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Podcast – tech in the firing line

Sarah Coles and Susannah Streeter discuss the financial implications of the war in Ukraine, along with the outlook for tech investors.

Important notes

This article isn’t personal advice. If you’re not sure whether an investment is right for you please seek advice. If you choose to invest the value of your investment will rise and fall, so you could get back less than you put in.

While our main concern in the Russian invasion of Ukraine is the human cost of this violence and destruction, we can’t ignore the implications for global trade and inflation.

In the immediate aftermath of the invasion, UK gas prices rose between 40% and 60% higher, although they then fell back. Further disruption will likely mean prices stay volatile.

The UK gets less than 5% of its gas from Russia, but it’s still exposed to international markets. A reduction in supply will push prices higher. With 85% of our homes being heated with gas central heating, it’s going to mean higher energy bills.

We’re already facing a 54% rise in the price cap in April. But if wholesale prices stay high, it could mean more eye-watering rises when the price cap changes again in October.

Oil prices jumped to over $100 a barrel after the invasion, and although it’s fluctuated since, it’s still incredibly high. This is going to impact the cost of filling up at the forecourt. But it will also feed through into the cost of manufacturing and distributing everything, from furniture to food.

The impact will be widespread – some analysts predict inflation will peak above 8%, and higher rates will be around for longer. This is heaping pressure on our finances, at a time when we’re already facing the biggest cost of living squeeze in a generation.

It’s hardly surprising investors are anxious and the stock market is feeling their nerves.

The shock of the invasion sent sectors across the board falling – with the tech-heavy Nasdaq Composite dropping 2.5% on the day Russian troops crossed the borders. While it recovered shortly after, the stock market has stayed volatile since.

The importance of cyber security

Sophie Lund-Yates, Lead Equity Analyst

As things escalate in Ukraine, the need for companies and organisations to keep an eye on just how cyber secure they are has come into sharp focus.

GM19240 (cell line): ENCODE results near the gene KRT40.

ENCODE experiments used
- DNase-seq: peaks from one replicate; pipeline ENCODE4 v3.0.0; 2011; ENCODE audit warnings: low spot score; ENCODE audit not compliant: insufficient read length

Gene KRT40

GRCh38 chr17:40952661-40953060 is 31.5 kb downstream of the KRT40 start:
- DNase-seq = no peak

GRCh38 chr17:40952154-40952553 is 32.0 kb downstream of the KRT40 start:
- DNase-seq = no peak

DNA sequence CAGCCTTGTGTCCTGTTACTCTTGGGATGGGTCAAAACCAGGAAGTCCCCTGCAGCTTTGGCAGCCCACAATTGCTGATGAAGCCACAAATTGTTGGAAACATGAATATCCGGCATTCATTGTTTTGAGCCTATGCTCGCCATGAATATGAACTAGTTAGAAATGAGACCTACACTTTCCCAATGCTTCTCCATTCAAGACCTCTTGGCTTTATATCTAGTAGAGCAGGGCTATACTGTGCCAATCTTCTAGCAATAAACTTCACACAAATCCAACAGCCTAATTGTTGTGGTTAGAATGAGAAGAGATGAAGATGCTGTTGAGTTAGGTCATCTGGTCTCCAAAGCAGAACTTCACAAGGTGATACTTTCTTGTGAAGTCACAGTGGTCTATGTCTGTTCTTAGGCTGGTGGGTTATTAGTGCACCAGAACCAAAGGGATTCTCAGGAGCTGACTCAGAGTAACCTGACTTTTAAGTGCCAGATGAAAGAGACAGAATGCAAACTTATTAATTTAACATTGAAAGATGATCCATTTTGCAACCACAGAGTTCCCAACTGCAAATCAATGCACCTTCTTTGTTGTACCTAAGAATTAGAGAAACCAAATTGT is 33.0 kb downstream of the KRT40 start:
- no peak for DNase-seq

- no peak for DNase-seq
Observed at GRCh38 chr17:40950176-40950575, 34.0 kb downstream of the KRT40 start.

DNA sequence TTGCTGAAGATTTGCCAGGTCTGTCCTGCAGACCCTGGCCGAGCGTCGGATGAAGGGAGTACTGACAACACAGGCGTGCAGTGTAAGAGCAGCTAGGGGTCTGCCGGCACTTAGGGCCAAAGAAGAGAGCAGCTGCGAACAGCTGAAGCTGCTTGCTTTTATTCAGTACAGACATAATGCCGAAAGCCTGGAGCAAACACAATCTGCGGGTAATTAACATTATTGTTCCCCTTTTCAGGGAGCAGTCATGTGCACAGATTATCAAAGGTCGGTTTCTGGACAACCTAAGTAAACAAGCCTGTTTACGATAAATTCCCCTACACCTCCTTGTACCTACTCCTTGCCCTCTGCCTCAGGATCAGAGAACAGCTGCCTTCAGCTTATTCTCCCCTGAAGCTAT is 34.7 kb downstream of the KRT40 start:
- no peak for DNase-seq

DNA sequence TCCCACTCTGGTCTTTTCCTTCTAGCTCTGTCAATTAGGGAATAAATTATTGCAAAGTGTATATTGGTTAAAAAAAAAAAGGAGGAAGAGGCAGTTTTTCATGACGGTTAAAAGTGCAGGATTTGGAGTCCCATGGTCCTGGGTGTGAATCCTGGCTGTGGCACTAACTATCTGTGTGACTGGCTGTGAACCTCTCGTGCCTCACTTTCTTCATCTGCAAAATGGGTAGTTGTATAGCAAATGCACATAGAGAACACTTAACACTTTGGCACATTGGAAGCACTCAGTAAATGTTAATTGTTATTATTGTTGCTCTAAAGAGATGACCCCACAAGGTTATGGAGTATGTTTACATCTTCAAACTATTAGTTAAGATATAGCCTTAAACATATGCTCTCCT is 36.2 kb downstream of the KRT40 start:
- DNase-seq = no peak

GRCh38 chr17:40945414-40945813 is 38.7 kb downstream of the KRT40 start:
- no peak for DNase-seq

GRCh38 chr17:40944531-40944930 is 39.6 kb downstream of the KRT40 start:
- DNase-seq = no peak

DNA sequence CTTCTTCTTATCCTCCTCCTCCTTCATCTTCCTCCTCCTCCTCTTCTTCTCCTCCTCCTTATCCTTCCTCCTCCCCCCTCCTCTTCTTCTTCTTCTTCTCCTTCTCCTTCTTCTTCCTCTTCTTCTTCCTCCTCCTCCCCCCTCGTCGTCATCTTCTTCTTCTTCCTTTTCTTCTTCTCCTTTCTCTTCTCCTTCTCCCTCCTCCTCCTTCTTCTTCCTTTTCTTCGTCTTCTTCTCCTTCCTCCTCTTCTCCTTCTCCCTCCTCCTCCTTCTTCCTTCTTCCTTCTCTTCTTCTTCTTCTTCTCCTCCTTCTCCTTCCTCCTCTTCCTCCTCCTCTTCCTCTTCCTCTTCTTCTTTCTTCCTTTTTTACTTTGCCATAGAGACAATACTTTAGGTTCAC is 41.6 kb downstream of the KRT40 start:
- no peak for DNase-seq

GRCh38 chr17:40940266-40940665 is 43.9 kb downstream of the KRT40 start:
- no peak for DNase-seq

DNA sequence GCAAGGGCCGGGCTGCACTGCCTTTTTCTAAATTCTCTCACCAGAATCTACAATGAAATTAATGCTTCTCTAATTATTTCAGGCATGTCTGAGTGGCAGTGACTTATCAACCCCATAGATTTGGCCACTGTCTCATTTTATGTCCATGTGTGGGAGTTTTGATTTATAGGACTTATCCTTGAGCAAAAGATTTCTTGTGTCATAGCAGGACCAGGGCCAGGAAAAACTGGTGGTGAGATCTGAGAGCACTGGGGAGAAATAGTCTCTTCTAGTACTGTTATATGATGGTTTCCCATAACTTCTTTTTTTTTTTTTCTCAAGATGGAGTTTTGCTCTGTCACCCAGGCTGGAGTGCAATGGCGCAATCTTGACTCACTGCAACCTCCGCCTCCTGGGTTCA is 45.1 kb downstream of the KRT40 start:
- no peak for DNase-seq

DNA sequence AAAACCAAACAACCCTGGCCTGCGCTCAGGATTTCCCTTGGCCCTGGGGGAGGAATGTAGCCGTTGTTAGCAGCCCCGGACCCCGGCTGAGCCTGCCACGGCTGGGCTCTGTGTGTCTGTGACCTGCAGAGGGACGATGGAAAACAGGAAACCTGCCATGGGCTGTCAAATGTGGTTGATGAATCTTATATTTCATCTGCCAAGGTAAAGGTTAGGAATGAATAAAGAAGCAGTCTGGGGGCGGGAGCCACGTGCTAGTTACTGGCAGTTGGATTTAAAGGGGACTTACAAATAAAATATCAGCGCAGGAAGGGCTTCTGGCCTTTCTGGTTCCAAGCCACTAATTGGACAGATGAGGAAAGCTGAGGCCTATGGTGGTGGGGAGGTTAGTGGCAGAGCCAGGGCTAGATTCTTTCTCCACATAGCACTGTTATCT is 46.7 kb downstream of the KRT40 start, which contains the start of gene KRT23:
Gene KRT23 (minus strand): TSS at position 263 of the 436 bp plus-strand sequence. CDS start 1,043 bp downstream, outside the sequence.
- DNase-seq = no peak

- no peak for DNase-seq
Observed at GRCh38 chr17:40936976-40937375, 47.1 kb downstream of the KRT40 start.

Immediately after the invasion, there was a surge in suspected Russian sourced cyber-attacks. In the UK, the government has reportedly held talks with the National Grid about possible attempts to disrupt the energy system. But a digital war is also being fought and tech giants have come under increasing pressure about whether they should block content to Russia and stop the spread of disinformation.

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Listen to our views on the tech sector  

One company at the forefront of cybersecurity is Darktrace, a UK-based artificial intelligence specialist, focused on cyber security. Its attraction in today’s climate of constant cyber threat is easy to understand, and Darktrace’s reach is huge – it works with well over 4,000 organisations across the globe.

While the product is enviable, there are some concerns from an investment perspective. The first is that it’s yet to turn a profit on its annual revenues of £281m. Just because something sounds good doesn’t mean you should buy it at any price. It also means investors should be cautious, risk is elevated as there’s no buffer for if things hit a rough patch.

The other end to consider is huge reputational risk, Mike Lynch, Darktrace's founding investor, has now been ruled against in both a fraud trial and an extradition hearing. This sort of thing tends to control the share price, and that could make things bumpy for a while.

Listen to the Podcast for more of our views on the tech sector

Also featured:

  • Insight from Richard Skellet, CEO of Allied Worldwide, an IT solutions company that takes in everything from cloud computing to cyber security.
  • Sophie Lund-Yates, Lead Equity Analyst, gives her views on how the surge in cyber will impact tech giants Meta and Microsoft.

This article is not advice or a recommendation to buy, sell or hold any investment. No view is given on the present or future value or price of any investment, and investors should form their own view on any proposed investment. If unsure, seek advice.

Past performance is not a guide to the future. Investments rise and fall in value so investors could make a loss.

This article has not been prepared in accordance with legal requirements designed to promote the independence of investment research and is considered a marketing communication. Non-independent research is not subject to FCA rules prohibiting dealing ahead of research, however HL has put controls in place (including dealing restrictions, physical and information barriers) to manage potential conflicts of interest presented by such dealing. Please see our full non-independent research disclosure for more information.

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    Important notes

    This article isn’t personal advice. If you’re not sure whether an investment is right for you please seek advice. If you choose to invest the value of your investment will rise and fall, so you could get back less than you put in.

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